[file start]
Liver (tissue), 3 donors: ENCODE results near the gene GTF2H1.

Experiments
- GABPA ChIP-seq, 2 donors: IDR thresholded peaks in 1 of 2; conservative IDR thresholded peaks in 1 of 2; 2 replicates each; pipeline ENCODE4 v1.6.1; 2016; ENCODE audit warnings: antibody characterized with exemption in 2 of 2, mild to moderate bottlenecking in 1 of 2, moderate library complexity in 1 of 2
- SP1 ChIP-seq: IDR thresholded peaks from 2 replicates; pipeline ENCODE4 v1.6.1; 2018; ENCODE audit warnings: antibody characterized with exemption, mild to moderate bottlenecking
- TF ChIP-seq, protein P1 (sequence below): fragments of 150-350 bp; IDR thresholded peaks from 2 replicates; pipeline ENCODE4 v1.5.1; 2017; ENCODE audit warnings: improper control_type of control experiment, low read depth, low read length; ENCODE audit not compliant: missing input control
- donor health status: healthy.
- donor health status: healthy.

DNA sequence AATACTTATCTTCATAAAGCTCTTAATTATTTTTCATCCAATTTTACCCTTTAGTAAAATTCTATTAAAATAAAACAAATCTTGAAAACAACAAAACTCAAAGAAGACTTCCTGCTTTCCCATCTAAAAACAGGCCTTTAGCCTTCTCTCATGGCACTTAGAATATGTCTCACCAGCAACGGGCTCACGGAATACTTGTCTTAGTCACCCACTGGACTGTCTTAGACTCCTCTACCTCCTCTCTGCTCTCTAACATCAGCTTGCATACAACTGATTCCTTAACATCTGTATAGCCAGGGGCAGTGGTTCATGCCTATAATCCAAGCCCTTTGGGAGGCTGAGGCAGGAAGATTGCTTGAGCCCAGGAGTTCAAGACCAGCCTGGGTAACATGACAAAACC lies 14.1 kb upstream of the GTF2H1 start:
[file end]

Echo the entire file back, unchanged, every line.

Liver (tissue), 3 donors: ENCODE results near the gene GTF2H1.

Experiments
- GABPA ChIP-seq, 2 donors: IDR thresholded peaks in 1 of 2; conservative IDR thresholded peaks in 1 of 2; 2 replicates each; pipeline ENCODE4 v1.6.1; 2016; ENCODE audit warnings: antibody characterized with exemption in 2 of 2, mild to moderate bottlenecking in 1 of 2, moderate library complexity in 1 of 2
- SP1 ChIP-seq: IDR thresholded peaks from 2 replicates; pipeline ENCODE4 v1.6.1; 2018; ENCODE audit warnings: antibody characterized with exemption, mild to moderate bottlenecking
- TF ChIP-seq, protein P1 (sequence below): fragments of 150-350 bp; IDR thresholded peaks from 2 replicates; pipeline ENCODE4 v1.5.1; 2017; ENCODE audit warnings: improper control_type of control experiment, low read depth, low read length; ENCODE audit not compliant: missing input control
- donor health status: healthy.
- donor health status: healthy.

DNA sequence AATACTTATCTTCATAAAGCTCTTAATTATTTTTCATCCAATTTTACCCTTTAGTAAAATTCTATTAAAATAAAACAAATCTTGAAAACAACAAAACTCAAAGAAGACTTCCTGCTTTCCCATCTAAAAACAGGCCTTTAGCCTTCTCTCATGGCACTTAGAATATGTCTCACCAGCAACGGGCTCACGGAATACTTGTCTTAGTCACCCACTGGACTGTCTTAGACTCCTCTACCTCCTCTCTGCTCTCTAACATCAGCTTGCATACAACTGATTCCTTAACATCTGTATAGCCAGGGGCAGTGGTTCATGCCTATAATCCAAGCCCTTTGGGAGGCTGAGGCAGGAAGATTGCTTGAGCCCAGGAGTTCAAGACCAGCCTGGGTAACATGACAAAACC lies 14.1 kb upstream of the GTF2H1 start: